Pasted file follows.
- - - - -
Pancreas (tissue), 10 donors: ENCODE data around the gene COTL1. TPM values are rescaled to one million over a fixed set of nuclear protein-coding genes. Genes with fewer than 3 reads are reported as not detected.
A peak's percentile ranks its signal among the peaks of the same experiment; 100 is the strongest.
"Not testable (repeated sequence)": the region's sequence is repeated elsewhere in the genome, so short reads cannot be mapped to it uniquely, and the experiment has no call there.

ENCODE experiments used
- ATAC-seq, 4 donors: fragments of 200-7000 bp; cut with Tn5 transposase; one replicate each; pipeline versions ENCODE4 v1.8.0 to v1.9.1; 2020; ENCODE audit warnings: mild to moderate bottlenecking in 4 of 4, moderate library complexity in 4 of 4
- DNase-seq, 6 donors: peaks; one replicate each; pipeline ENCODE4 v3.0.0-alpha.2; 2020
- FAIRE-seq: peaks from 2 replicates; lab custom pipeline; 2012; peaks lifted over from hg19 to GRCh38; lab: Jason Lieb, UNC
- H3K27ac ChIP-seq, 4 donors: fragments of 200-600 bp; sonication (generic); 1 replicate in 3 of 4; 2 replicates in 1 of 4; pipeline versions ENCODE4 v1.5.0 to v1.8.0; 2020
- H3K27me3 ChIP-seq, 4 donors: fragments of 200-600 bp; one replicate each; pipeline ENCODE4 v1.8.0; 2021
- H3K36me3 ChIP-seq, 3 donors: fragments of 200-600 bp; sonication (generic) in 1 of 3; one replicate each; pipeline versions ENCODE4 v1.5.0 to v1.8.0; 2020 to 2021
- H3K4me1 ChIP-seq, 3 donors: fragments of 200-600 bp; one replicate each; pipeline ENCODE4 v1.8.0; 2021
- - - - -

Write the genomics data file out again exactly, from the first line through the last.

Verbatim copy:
Pancreas (tissue), 10 donors: ENCODE data around the gene COTL1. TPM values are rescaled to one million over a fixed set of nuclear protein-coding genes. Genes with fewer than 3 reads are reported as not detected.
A peak's percentile ranks its signal among the peaks of the same experiment; 100 is the strongest.
"Not testable (repeated sequence)": the region's sequence is repeated elsewhere in the genome, so short reads cannot be mapped to it uniquely, and the experiment has no call there.

ENCODE experiments used
- ATAC-seq, 4 donors: fragments of 200-7000 bp; cut with Tn5 transposase; one replicate each; pipeline versions ENCODE4 v1.8.0 to v1.9.1; 2020; ENCODE audit warnings: mild to moderate bottlenecking in 4 of 4, moderate library complexity in 4 of 4
- DNase-seq, 6 donors: peaks; one replicate each; pipeline ENCODE4 v3.0.0-alpha.2; 2020
- FAIRE-seq: peaks from 2 replicates; lab custom pipeline; 2012; peaks lifted over from hg19 to GRCh38; lab: Jason Lieb, UNC
- H3K27ac ChIP-seq, 4 donors: fragments of 200-600 bp; sonication (generic); 1 replicate in 3 of 4; 2 replicates in 1 of 4; pipeline versions ENCODE4 v1.5.0 to v1.8.0; 2020
- H3K27me3 ChIP-seq, 4 donors: fragments of 200-600 bp; one replicate each; pipeline ENCODE4 v1.8.0; 2021
- H3K36me3 ChIP-seq, 3 donors: fragments of 200-600 bp; sonication (generic) in 1 of 3; one replicate each; pipeline versions ENCODE4 v1.5.0 to v1.8.0; 2020 to 2021
- H3K4me1 ChIP-seq, 3 donors: fragments of 200-600 bp; one replicate each; pipeline ENCODE4 v1.8.0; 2021